Big-money players increasingly pouring into Crypto

Adoption by Blockspectator News  | 5 months ago
2 min read

This is something the crypto community will be hearing more and more of, over the coming weeks, months and years- major organizations looking and getting involved with cryptocurrency.

The Harvard Endowment has decided to invest up to $12.65 million in the Blockstack token sale. The reason this is significance besides the Harvard names is that Blockstack has applied with the Securities and Exchange Commission (SEC) to be able to raise $50 million.

The message seems clear with this situation- play by the rules, and there will be large, credible organizations willing to be buyers of the right token sales.

The security token game is expected to attract vast amounts of funds, and this is a tiny bit of evidence of that. Security token issuance platforms are also going to benefit from this boom.

While this story about Blockstack is an excellent example and has received much publicity over the past few days, according to a recent survey by trade publications Global Custodian and The Trade Crypto, in partnership with blockchain security firm BitGo, 94% of endowment funds have been allocating to crypto-related investments.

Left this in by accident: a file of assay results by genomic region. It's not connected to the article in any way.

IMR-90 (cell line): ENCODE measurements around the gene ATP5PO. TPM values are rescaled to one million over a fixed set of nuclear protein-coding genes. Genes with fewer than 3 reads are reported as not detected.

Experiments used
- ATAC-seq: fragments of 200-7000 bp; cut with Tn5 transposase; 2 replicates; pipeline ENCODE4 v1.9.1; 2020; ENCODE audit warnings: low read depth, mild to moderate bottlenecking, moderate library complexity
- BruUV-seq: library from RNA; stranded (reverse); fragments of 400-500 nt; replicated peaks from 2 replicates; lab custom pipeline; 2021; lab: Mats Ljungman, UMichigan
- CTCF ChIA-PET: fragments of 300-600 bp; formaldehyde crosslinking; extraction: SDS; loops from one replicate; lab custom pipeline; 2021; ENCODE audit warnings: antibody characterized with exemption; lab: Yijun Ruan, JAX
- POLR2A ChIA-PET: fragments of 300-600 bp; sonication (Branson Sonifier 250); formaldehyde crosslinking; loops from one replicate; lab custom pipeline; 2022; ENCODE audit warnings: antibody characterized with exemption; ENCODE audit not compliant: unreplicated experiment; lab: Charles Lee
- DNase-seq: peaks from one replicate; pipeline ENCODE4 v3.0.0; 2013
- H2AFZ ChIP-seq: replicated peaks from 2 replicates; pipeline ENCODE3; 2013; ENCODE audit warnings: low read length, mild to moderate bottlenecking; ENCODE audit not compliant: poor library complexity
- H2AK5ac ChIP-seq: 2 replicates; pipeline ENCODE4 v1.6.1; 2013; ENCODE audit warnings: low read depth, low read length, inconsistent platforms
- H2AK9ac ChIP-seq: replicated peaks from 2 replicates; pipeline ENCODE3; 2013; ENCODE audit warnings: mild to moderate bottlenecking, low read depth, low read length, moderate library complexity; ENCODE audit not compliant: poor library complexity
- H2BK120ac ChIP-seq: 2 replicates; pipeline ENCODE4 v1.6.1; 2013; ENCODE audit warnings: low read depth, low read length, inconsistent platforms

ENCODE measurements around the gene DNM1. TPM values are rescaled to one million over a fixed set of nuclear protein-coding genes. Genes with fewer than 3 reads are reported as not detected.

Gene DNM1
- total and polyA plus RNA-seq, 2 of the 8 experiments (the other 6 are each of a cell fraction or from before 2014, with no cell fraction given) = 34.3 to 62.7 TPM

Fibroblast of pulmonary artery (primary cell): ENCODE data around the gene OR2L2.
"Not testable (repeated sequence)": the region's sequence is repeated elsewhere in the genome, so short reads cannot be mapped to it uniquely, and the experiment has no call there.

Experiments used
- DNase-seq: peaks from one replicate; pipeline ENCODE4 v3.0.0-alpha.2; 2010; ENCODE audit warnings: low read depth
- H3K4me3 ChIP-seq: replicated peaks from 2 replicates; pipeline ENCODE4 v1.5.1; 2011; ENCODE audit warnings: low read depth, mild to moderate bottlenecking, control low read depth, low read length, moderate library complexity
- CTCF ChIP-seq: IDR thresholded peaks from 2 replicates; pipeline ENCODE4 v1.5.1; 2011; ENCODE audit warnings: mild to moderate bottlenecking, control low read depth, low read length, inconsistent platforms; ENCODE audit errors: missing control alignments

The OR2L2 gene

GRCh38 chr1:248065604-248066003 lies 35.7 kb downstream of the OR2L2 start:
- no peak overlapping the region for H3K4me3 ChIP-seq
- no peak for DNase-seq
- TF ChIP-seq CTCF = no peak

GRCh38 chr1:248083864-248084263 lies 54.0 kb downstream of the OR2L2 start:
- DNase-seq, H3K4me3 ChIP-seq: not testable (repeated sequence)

However, of those participating in the survey, 89% were US-based, and 11% were from Canada and the UK so that the bias can be questioned.

Regardless, Harvard’s endowment has made a big splash with the Blockstack story. The likes of Yale, Stanford, MIT, and others are all getting into crypto. It seems the question can no longer be when the institutions arrive- as they already are here.

This is excellent news for crypto as it means that these endowments which manage incredible amounts of money, have truly arrived onto the crypto-sphere and are quietly, on the most part, investing in cryptocurrencies.

Their approval will likely lead to a domino effect of other large well-funded institutions also choosing cryptocurrency as a source of investments- maybe even leading to institutional FOMO, which would, of course, lead to retail FOMO.